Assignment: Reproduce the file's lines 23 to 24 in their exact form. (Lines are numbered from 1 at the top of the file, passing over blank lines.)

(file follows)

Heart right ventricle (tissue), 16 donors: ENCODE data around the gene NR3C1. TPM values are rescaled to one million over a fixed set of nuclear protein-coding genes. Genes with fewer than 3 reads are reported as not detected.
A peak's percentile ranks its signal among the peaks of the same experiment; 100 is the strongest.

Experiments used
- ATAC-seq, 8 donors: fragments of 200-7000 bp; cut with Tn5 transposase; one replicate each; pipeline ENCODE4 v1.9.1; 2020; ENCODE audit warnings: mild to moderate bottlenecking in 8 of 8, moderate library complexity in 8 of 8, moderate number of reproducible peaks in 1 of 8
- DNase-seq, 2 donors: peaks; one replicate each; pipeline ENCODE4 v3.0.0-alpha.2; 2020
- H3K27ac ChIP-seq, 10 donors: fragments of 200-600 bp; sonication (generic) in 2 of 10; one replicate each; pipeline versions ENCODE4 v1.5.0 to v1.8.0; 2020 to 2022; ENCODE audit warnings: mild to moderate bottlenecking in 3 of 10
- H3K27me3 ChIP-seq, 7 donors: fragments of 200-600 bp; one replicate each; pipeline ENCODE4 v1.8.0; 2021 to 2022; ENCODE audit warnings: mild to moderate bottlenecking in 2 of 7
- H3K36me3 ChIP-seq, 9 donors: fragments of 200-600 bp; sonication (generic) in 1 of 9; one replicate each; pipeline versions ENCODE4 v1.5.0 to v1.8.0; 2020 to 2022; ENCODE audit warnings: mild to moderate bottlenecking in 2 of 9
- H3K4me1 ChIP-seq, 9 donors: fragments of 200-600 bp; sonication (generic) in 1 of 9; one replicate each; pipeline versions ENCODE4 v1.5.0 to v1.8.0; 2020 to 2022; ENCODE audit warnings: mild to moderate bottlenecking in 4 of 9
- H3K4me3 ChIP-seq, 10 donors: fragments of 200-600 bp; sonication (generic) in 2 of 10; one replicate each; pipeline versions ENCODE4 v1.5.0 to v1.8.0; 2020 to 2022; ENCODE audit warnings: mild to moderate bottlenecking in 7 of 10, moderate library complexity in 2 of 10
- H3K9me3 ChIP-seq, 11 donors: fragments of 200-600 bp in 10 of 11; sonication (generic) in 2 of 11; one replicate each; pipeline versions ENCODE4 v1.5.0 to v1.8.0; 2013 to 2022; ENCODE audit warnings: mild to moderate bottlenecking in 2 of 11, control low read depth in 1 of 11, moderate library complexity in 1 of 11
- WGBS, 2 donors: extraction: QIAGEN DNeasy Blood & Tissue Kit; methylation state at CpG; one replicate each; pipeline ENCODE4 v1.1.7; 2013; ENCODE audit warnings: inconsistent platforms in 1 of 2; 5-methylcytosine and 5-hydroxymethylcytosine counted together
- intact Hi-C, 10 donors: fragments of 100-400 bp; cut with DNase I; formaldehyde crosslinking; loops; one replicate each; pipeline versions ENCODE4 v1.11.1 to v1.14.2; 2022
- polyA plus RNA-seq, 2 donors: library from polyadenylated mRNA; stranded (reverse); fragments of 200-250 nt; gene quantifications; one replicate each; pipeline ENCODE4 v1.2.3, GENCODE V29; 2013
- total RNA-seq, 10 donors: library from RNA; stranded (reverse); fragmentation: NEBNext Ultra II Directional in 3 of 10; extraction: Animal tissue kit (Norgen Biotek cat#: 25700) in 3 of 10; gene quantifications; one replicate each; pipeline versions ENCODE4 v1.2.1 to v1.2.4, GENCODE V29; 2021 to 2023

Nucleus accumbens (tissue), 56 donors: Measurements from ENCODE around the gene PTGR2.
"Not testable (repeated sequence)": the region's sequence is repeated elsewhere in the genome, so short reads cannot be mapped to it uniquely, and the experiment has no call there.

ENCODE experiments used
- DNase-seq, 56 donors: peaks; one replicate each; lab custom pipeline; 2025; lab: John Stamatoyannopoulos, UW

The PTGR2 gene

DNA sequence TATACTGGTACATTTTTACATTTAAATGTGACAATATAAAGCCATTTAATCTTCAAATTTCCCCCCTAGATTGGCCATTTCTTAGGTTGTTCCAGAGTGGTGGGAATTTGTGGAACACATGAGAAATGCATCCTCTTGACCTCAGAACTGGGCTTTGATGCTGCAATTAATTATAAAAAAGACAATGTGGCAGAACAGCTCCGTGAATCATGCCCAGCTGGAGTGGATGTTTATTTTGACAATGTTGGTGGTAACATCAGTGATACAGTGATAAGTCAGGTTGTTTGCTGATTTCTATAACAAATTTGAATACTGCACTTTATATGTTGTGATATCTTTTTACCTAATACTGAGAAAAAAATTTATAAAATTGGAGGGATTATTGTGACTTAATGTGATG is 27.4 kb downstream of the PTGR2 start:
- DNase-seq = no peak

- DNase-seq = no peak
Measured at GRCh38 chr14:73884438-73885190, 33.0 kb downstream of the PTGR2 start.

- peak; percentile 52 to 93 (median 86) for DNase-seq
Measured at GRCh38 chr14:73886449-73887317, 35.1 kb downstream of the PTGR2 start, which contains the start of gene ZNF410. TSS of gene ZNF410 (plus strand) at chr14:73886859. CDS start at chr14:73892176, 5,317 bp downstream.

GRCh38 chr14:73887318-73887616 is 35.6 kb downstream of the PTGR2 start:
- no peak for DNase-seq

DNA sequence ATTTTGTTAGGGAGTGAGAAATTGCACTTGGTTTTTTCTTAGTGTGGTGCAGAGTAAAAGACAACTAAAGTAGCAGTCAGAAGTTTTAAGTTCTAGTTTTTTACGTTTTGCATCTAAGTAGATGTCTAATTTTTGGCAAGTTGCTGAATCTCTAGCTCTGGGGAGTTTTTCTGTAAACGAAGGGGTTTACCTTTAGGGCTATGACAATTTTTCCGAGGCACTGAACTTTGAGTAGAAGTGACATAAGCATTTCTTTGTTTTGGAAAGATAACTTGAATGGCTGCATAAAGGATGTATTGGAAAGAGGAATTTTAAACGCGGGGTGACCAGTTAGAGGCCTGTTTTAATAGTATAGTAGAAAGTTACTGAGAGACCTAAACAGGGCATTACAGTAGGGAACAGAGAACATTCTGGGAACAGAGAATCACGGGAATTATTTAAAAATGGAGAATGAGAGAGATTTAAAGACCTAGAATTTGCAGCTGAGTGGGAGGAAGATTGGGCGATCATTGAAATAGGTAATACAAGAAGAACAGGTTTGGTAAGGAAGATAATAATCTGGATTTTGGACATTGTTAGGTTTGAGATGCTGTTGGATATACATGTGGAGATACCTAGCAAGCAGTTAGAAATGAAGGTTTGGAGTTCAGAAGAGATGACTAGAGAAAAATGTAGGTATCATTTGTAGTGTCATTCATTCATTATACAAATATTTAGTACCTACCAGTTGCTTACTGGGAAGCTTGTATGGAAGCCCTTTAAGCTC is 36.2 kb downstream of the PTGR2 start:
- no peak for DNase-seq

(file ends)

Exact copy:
- DNase-seq = no peak
Measured at GRCh38 chr14:73884438-73885190, 33.0 kb downstream of the PTGR2 start.